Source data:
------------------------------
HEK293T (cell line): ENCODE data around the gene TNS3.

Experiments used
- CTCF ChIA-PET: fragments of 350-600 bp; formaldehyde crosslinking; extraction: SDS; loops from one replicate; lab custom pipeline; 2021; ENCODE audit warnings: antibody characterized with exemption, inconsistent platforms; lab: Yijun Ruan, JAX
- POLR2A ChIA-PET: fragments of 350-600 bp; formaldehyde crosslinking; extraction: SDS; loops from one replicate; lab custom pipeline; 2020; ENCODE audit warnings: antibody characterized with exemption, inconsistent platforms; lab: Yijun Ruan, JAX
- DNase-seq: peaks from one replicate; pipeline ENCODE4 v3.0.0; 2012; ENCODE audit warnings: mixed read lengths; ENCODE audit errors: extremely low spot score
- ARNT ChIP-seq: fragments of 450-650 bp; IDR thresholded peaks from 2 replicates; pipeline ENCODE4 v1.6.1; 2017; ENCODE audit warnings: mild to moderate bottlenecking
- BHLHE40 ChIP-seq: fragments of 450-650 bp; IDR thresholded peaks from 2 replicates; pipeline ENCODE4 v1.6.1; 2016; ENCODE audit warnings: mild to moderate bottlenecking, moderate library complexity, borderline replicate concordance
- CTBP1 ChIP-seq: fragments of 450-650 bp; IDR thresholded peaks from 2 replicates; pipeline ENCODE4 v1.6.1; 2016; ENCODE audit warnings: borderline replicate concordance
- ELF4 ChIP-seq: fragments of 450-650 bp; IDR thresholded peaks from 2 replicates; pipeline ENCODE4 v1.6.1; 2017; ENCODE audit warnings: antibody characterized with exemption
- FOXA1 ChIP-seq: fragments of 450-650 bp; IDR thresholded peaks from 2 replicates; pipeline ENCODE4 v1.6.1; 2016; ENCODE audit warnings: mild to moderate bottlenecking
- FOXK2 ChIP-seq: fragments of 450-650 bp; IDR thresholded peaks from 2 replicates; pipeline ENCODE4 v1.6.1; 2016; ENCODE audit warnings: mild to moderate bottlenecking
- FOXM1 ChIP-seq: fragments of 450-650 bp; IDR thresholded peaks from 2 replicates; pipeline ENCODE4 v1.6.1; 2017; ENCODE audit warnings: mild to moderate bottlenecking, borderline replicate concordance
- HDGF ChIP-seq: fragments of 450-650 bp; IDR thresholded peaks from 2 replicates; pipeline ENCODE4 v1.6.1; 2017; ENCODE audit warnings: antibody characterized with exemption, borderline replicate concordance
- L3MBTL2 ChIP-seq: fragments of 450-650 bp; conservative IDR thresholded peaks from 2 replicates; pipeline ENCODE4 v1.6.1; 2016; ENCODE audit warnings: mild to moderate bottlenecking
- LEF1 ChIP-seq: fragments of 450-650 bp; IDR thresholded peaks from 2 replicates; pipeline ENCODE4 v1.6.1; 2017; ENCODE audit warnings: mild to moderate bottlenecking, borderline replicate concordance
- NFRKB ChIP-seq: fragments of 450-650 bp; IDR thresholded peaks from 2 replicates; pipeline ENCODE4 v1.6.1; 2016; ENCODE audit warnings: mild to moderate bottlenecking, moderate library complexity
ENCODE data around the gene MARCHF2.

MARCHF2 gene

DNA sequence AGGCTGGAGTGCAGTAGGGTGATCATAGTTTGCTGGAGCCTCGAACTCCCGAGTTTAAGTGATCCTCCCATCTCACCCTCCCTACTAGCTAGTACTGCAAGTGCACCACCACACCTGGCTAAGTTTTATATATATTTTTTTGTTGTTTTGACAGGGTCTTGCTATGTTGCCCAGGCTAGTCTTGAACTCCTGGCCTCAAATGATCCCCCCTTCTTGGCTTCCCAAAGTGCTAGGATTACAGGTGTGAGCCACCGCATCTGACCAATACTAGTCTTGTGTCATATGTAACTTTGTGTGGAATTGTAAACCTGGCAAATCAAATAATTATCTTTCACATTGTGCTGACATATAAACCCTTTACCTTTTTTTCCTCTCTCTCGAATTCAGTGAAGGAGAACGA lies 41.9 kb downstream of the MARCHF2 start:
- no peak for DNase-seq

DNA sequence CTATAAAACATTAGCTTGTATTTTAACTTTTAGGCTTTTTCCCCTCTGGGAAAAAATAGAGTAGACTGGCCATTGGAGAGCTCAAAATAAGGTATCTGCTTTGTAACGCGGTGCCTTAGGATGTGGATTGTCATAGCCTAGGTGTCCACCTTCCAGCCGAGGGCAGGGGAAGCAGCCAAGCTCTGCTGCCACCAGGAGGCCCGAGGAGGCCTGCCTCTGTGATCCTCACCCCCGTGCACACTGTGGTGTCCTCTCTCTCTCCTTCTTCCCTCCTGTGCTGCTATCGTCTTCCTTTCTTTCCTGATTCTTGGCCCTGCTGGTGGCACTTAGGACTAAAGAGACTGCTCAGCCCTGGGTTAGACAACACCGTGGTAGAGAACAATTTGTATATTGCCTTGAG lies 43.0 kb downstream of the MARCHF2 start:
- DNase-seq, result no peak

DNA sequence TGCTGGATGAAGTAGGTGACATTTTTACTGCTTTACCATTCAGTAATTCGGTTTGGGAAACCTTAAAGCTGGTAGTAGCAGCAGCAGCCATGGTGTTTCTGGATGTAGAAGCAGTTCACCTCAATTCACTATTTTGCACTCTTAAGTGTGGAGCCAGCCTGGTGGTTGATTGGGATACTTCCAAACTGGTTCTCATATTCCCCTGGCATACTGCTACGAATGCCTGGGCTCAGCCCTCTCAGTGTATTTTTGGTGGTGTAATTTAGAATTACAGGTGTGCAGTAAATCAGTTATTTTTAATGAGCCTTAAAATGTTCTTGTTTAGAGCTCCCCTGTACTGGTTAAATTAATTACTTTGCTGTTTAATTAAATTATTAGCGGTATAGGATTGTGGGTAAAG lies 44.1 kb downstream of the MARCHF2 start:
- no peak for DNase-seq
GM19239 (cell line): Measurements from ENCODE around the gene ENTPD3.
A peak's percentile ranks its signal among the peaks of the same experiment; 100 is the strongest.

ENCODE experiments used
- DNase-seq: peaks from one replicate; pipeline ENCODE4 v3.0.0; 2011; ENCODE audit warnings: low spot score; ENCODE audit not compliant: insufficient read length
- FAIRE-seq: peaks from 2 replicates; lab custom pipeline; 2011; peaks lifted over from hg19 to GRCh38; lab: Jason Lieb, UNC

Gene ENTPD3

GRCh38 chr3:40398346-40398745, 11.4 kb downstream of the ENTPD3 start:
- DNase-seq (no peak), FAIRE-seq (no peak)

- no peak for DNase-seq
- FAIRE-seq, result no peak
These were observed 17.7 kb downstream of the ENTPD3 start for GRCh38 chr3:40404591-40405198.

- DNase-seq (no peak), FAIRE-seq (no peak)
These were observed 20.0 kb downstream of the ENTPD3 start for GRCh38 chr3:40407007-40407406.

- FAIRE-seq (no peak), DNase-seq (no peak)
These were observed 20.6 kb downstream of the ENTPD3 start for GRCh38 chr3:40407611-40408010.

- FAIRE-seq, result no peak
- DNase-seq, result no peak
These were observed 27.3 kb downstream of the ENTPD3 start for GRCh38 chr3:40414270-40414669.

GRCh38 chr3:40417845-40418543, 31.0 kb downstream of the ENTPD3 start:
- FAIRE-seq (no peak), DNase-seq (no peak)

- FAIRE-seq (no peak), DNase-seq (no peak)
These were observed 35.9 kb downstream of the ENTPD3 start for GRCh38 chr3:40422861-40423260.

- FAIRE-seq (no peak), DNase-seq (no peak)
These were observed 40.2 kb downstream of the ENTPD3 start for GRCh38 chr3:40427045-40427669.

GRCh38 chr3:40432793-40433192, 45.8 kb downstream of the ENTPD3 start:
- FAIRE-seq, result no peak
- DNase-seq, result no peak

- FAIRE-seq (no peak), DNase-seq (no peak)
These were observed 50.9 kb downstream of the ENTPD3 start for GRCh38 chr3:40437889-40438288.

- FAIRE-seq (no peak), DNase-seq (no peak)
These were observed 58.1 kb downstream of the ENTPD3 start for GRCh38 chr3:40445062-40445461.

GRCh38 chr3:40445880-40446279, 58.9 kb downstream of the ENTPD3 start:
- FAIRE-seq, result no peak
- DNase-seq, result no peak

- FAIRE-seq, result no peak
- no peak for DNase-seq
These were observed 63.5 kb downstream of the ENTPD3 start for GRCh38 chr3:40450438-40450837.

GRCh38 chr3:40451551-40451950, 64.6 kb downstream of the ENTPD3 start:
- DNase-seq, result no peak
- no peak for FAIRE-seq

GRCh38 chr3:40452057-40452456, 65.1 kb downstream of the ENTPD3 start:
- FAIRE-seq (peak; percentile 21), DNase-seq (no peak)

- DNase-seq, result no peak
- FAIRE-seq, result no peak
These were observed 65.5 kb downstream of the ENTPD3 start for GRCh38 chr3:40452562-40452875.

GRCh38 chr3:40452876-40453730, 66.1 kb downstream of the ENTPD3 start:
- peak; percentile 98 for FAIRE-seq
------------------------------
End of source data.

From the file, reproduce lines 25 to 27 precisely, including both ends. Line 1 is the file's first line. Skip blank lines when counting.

GM19239 (cell line): Measurements from ENCODE around the gene ENTPD3.
A peak's percentile ranks its signal among the peaks of the same experiment; 100 is the strongest.

ENCODE experiments used